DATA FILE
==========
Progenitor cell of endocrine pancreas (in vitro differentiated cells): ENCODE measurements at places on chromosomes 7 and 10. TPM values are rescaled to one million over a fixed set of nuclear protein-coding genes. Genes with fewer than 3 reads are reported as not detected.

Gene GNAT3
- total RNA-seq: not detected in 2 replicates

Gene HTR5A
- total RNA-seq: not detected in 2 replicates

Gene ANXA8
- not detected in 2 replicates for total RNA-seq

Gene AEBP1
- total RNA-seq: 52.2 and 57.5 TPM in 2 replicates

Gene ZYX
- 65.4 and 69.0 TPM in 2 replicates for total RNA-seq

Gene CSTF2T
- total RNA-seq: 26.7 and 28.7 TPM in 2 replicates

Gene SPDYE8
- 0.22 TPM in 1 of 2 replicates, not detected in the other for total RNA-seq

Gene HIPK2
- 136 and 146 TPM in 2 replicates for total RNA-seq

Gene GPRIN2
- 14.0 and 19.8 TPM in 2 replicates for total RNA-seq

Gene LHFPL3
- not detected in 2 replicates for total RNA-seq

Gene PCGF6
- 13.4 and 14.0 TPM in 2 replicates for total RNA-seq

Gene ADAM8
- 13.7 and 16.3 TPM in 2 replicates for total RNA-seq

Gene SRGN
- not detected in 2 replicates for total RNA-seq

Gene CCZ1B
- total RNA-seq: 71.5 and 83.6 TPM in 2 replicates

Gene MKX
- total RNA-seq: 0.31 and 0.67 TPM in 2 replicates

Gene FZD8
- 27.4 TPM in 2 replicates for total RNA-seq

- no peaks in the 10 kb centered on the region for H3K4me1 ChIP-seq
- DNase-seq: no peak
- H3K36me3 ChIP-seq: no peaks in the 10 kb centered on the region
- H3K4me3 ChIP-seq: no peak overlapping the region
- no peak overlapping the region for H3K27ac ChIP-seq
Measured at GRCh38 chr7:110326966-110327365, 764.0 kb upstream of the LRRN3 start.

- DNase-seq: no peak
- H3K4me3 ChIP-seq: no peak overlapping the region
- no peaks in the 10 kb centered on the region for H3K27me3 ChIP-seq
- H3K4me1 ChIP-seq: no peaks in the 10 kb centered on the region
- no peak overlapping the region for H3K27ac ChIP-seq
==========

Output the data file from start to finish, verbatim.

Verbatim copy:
Progenitor cell of endocrine pancreas (in vitro differentiated cells): ENCODE measurements at places on chromosomes 7 and 10. TPM values are rescaled to one million over a fixed set of nuclear protein-coding genes. Genes with fewer than 3 reads are reported as not detected.

Gene GNAT3
- total RNA-seq: not detected in 2 replicates

Gene HTR5A
- total RNA-seq: not detected in 2 replicates

Gene ANXA8
- not detected in 2 replicates for total RNA-seq

Gene AEBP1
- total RNA-seq: 52.2 and 57.5 TPM in 2 replicates

Gene ZYX
- 65.4 and 69.0 TPM in 2 replicates for total RNA-seq

Gene CSTF2T
- total RNA-seq: 26.7 and 28.7 TPM in 2 replicates

Gene SPDYE8
- 0.22 TPM in 1 of 2 replicates, not detected in the other for total RNA-seq

Gene HIPK2
- 136 and 146 TPM in 2 replicates for total RNA-seq

Gene GPRIN2
- 14.0 and 19.8 TPM in 2 replicates for total RNA-seq

Gene LHFPL3
- not detected in 2 replicates for total RNA-seq

Gene PCGF6
- 13.4 and 14.0 TPM in 2 replicates for total RNA-seq

Gene ADAM8
- 13.7 and 16.3 TPM in 2 replicates for total RNA-seq

Gene SRGN
- not detected in 2 replicates for total RNA-seq

Gene CCZ1B
- total RNA-seq: 71.5 and 83.6 TPM in 2 replicates

Gene MKX
- total RNA-seq: 0.31 and 0.67 TPM in 2 replicates

Gene FZD8
- 27.4 TPM in 2 replicates for total RNA-seq

- no peaks in the 10 kb centered on the region for H3K4me1 ChIP-seq
- DNase-seq: no peak
- H3K36me3 ChIP-seq: no peaks in the 10 kb centered on the region
- H3K4me3 ChIP-seq: no peak overlapping the region
- no peak overlapping the region for H3K27ac ChIP-seq
Measured at GRCh38 chr7:110326966-110327365, 764.0 kb upstream of the LRRN3 start.

- DNase-seq: no peak
- H3K4me3 ChIP-seq: no peak overlapping the region
- no peaks in the 10 kb centered on the region for H3K27me3 ChIP-seq
- H3K4me1 ChIP-seq: no peaks in the 10 kb centered on the region
- no peak overlapping the region for H3K27ac ChIP-seq